Waste is set in 1924 and features a group of politicians and their acquaintances. The main character, Henry Trebell, is an independent politician, wanting to join the Tory party in order to push a bill for the disestablishment of the Church. The first act takes place at a country retreat where several influential people have gathered in order to manipulate the support and content of the bill to the Torys liking.

The play explores many issues, such as the ruling classes’ attitude towards their roles and their rights within society, but we are seeing them out of the House of Commons, off the soap box and in their living room. It is so fascinating.

My character, Amy O’Connell, is affiliated with this social group through her husband, who was ostracised by them after he went to Ireland and joined Sinn Fein. Amy comes back and they tolerate her. They find her annoying and far too much of a man’s woman, but they put up with her because she is entertaining. She has an affair with Henry Trebell and becomes pregnant by him. In the second act, he finds out and their duologue ends with her decision not to keep the baby. By the third act, she has died from an abortion.

To be a first-time mother playing a woman who dies because she doesn’t want to become a mother is strange, exciting and challenging, but wonderful as well. That’s when acting becomes acting because it is so far from where you are in your life.

My only experience of Harley Granville Barker before this was The Voysey Inheritance at the National two years ago. I’m far from being an expert on him, but my interest has been fired up. I think he was an extraordinary man. He and his contemporaries achieved so much for British theatre. I didn’t actively seek out another Barker play after The Voysey Inheritance, it was just luck, but it is interesting to have played Alice Maitland in that and to play Amy O’Connell now. They are two very different characters.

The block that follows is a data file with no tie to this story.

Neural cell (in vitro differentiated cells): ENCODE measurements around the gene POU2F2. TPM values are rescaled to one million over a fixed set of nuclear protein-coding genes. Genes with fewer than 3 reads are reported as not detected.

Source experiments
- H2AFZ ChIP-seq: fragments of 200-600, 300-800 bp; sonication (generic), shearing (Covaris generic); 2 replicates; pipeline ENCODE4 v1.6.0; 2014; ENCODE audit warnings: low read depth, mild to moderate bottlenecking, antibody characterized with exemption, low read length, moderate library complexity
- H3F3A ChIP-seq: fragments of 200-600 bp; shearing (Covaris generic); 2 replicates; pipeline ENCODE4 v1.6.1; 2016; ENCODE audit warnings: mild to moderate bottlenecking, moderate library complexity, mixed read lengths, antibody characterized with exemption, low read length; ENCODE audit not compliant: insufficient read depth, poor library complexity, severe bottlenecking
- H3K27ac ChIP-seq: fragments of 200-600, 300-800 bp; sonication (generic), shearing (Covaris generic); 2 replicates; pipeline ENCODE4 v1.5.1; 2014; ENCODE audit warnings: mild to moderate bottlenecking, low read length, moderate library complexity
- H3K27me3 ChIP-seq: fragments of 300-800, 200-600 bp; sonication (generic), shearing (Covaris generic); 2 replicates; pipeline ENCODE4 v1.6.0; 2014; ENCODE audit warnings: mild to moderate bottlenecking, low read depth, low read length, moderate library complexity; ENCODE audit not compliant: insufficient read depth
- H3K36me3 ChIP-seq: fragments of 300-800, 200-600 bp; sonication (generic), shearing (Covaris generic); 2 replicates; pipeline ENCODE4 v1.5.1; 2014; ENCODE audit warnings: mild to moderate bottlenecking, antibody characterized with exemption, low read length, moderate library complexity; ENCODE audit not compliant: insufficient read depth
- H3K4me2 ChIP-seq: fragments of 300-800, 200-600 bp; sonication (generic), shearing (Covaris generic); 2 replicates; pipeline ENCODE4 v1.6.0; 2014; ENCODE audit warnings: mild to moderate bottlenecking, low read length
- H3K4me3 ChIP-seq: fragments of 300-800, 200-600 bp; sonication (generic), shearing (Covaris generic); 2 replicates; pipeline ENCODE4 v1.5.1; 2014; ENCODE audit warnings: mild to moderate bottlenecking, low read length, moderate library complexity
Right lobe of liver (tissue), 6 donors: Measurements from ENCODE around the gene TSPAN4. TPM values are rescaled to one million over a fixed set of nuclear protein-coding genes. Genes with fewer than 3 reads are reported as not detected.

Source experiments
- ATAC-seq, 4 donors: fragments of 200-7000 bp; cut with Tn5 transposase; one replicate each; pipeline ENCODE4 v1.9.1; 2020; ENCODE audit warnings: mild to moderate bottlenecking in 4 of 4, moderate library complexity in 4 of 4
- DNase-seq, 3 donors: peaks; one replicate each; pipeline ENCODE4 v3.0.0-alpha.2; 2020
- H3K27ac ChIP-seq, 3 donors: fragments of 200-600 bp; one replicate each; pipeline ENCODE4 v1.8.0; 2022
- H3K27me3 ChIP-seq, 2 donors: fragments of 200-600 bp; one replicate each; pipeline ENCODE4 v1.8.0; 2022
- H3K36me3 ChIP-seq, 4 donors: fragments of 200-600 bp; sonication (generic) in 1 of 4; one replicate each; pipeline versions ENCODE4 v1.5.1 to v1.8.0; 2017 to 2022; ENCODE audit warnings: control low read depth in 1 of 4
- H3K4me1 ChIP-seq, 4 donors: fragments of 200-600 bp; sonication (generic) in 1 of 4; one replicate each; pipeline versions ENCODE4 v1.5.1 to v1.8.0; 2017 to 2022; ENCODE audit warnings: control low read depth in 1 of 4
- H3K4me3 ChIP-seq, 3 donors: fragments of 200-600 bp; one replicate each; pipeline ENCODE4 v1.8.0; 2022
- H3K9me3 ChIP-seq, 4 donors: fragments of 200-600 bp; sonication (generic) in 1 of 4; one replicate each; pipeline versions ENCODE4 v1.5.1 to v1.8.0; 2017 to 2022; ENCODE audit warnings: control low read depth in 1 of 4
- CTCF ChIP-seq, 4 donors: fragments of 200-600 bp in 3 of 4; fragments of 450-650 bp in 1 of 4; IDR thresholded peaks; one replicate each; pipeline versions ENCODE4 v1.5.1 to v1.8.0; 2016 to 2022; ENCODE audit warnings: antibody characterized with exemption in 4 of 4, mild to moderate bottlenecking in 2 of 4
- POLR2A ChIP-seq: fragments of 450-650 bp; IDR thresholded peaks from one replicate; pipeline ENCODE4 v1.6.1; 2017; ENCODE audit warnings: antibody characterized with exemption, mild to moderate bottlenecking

Amy is damaged goods really. She’s a woman who’s invited to parties because she amuses men but she doesn’t have the education or the breeding. What she has is her looks and her wit. She has the confidence of a woman who has always been attractive, but the insecurity of someone who has never been wanted. Alice Maitland was the opposite. She had an innate confidence that comes from money and education. Amy is similarly witty and present, but she doesn’t have the social stamina to defy her critics.

This is the third time I’ve worked with Samuel West. I think he’s a wonderful director, and he’s so passionate about this play. We’re all so excited about this production, we all want it to be as ambitious, modern and exciting as it should be.

Waste is frighteningly relevant today. Every morning when you read the paper, there’s something that relates to the issues the play raises. It is incredibly emotionally gripping and self-aware, particularly in the version we’re doing, which is the one Barker re-wrote in 1927, 20 years after he had first completed the play. In 1907 you hear the words of an idealist, whereas by 1927 he had lived in his body a bit and the play benefits as a result.

- Nancy Carroll was talking to Kate Jackson


Waste opens on 2 October 2008 (previews from 25 September) at the Almeida Theatre, where it continues until 15 November. Will Keen co-stars as Henry Trebell, in a cast that also features Richard Cordery and Peter Eyre. Samuel West directs.